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One of the Best Comedies of the Year Is About Pregnancy

By Sara Clements | Film | May 21, 2024 |

By Sara Clements | Film | May 21, 2024 |


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The depiction seen most often when a woman’s water breaks is like a bursting water balloon. Eden (Ilana Glazer), speaking our inner thoughts for us, is surprised when her friend Dawn’s (Michelle Buteau) water breaks and it’s not a “monsoon” like in the movies. Instead, it’s just a light “pussy drizzle.” This early scene in Pamela Adlon’s Babes sets the tone for what is to be an honest yet funny depiction of pregnancy and birth. Nothing about this stage in a woman’s life is glamorous, so why have previous depictions made it seem so or have been flat-out inaccurate? The highs and lows are unavoidable, and Babes deftly captures the messy imperfections of motherhood, pregnancy, and friendship. It’s refreshing to watch and the film tackles it all with effective humor.

At its heart, Babes is a love letter to female friendship. Eden is a single, free-spirited yoga teacher, whose best friend, Dawn, is a married working mom with a second child on the way. They’re inseparable but are both at different phases of adulthood. This puts their 27-year friendship to the test, as conflict and tensions rise amidst exhaustion and horror-mones.

Post-birth, Dawn finds herself struggling to breastfeed, tackling an issue many mothers face but is rarely discussed on film. Unable to feed her newborn daughter, she feels inadequate as both a mother and a woman. Her mood sinks, and through Buteau’s performance, you see a light dim within her as she becomes overwhelmed and exhausted, especially when she has to go back to work. Luckily, she has a supportive husband (played by Hasan Minhaj) who helps her through it. But her number one supporter is Eden, who pumps her up at every moment. The story comes full circle when Eden gets pregnant after a one-night stand and she has to navigate her own pregnancy on the precipice of single motherhood. The struggles of both motherhood and pregnancy are touched on beautifully here, thanks to a fantastic script by Glazer and Josh Rabinowitz. The story is full of laughter, tears, and labor pains for both characters.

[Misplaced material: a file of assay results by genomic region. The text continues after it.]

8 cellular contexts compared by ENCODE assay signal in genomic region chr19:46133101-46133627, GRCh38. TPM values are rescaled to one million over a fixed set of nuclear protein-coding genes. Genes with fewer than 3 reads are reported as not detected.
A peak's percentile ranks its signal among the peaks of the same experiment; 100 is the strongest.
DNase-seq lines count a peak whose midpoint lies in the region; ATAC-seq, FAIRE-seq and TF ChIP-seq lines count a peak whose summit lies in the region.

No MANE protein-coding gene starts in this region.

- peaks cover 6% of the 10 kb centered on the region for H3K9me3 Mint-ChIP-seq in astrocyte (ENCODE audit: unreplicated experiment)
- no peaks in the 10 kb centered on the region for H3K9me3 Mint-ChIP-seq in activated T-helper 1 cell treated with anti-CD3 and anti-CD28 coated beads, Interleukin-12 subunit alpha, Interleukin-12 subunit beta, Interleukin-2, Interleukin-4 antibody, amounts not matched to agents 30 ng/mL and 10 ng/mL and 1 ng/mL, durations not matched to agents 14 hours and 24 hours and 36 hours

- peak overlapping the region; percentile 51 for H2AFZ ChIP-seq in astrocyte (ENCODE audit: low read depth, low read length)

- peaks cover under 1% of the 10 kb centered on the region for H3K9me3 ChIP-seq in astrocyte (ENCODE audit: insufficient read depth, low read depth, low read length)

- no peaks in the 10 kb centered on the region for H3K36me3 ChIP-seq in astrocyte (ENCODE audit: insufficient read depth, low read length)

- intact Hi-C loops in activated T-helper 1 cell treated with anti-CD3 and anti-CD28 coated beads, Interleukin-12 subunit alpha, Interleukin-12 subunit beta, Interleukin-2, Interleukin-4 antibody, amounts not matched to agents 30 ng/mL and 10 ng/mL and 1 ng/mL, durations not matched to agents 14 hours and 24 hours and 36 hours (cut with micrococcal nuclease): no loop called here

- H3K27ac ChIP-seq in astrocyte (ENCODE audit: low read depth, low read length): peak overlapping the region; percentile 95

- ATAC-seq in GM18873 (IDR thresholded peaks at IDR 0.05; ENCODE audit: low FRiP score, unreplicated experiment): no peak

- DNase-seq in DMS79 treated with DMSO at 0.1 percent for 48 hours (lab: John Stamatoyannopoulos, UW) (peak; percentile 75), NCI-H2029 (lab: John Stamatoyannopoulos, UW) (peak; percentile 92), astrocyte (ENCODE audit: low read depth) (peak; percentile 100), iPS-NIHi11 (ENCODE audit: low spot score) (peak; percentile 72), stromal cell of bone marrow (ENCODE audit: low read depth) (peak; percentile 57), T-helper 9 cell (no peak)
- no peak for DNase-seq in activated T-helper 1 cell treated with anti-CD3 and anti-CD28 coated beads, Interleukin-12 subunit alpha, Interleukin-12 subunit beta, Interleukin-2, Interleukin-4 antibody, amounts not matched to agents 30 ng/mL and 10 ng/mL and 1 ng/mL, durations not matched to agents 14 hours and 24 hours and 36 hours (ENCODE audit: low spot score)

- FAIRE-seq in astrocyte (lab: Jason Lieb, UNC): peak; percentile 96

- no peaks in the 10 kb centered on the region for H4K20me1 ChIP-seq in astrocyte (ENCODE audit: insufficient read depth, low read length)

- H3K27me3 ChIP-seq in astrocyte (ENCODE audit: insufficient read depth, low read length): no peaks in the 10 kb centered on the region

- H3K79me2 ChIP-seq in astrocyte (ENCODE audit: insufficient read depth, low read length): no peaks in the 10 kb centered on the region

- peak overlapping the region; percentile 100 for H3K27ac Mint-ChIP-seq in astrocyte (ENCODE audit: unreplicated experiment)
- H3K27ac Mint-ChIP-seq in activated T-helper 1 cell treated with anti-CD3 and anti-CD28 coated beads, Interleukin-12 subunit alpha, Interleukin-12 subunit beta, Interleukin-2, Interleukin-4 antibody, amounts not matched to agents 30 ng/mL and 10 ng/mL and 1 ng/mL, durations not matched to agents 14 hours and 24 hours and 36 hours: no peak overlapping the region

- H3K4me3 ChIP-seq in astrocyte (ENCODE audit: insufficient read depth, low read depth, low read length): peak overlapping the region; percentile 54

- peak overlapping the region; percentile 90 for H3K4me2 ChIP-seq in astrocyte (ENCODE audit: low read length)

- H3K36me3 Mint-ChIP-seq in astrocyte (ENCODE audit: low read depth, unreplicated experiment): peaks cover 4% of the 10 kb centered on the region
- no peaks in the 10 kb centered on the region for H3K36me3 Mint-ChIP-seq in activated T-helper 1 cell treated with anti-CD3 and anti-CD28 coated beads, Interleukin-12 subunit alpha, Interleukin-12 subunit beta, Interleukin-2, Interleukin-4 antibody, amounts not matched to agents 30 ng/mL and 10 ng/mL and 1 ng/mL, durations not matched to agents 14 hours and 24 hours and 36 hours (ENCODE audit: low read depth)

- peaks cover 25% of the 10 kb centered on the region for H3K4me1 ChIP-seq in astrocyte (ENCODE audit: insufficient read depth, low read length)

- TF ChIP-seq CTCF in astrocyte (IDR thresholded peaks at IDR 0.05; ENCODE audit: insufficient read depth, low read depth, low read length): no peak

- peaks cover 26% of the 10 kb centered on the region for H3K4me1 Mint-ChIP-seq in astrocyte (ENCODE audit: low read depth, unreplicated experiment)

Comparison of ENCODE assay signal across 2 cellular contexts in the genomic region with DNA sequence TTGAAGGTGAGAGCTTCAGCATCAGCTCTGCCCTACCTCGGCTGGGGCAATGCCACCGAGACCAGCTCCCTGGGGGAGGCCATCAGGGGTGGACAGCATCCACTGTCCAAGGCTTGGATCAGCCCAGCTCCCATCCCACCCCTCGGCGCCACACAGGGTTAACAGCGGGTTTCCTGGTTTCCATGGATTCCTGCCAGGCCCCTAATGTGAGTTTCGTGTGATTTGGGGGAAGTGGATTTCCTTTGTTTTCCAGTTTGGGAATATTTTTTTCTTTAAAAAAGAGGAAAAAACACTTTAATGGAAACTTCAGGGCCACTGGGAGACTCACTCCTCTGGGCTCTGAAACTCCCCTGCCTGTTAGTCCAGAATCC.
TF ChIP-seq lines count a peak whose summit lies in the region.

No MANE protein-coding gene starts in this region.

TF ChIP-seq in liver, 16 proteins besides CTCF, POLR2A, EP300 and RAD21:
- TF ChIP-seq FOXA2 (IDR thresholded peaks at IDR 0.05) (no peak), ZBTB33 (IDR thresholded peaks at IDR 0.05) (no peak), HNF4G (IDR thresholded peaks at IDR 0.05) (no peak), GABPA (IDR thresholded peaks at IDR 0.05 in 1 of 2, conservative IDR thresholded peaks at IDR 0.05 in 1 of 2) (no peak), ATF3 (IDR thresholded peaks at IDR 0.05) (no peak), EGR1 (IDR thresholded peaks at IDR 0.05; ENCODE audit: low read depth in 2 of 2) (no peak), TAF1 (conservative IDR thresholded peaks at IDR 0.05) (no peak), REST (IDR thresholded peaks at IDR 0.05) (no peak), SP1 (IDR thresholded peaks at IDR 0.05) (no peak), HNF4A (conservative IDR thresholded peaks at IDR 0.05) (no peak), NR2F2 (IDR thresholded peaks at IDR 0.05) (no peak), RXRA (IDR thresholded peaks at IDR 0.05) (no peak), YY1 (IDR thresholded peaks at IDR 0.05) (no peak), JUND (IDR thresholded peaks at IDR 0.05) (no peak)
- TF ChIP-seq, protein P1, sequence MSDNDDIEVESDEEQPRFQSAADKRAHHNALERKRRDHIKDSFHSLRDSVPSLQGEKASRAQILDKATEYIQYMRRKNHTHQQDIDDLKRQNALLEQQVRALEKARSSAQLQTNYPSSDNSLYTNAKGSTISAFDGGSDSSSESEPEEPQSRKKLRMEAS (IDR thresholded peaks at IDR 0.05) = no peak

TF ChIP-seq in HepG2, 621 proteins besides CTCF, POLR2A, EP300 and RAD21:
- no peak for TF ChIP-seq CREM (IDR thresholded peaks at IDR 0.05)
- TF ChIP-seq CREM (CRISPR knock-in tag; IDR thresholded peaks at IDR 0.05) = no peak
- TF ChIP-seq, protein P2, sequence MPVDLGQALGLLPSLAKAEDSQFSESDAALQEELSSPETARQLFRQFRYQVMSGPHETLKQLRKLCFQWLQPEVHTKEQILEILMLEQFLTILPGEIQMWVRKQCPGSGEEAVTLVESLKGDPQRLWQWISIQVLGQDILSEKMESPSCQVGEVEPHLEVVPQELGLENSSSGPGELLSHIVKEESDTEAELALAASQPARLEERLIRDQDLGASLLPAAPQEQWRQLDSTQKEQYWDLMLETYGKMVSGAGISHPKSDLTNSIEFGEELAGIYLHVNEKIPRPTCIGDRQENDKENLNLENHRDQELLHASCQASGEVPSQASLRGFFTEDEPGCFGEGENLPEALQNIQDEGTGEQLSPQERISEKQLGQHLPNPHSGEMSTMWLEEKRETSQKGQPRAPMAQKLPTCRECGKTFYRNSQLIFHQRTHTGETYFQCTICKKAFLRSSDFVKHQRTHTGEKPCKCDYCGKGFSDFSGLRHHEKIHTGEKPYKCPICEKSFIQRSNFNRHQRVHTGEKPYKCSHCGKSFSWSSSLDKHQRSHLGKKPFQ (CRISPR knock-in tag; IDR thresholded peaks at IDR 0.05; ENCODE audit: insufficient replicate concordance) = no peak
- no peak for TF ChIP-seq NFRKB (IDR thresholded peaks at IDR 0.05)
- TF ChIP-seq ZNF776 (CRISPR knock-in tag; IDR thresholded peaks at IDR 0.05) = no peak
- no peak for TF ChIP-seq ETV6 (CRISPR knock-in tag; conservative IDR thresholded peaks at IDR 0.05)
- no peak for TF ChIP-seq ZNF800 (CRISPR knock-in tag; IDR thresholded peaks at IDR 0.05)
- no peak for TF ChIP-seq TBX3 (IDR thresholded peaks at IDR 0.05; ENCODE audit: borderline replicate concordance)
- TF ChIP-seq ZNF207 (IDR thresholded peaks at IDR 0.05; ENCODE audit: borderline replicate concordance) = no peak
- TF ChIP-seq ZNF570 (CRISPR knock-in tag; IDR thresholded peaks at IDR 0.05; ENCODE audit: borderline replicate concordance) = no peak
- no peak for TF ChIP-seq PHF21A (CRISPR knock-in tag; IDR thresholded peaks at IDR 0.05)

Buteau and Glazer have known each other for 20 years from being in the same comedy circles, and this is clear from their rapport on screen. Their experience in improv, and comedy in general, makes this pairing a success as they bounce off each other perfectly and you really feel like you’re watching two childhood friends going on this journey together. The natural, improvised banter in comedies is one of the genre’s main draws, and it’s how we learn about the characters without it feeling like an exposition dump. The comedy itself can make or break a movie like this, luckily for Adlon’s film, it’s breezy from start to finish.

As mentioned, Babes is a love letter to female friendship, and the one between Eden and Dawn is presented in such a heartwarming way. It’s the kind of friendship everyone should aspire to have. There are ample hilarious scenarios to keep the audience entertained but balanced with moments of emotion to keep us hooked on this friendship. And it’s really this emotional journey for both of them that is the film’s heart.

There’s a line in Babes where Eden compares life to a “gorgeous newborn baby covered in shit,” and that’s the authenticity that is presented here. Life is both messy and beautiful, but it feels perfect when you have a support system to pump you up and hold your hand along the way.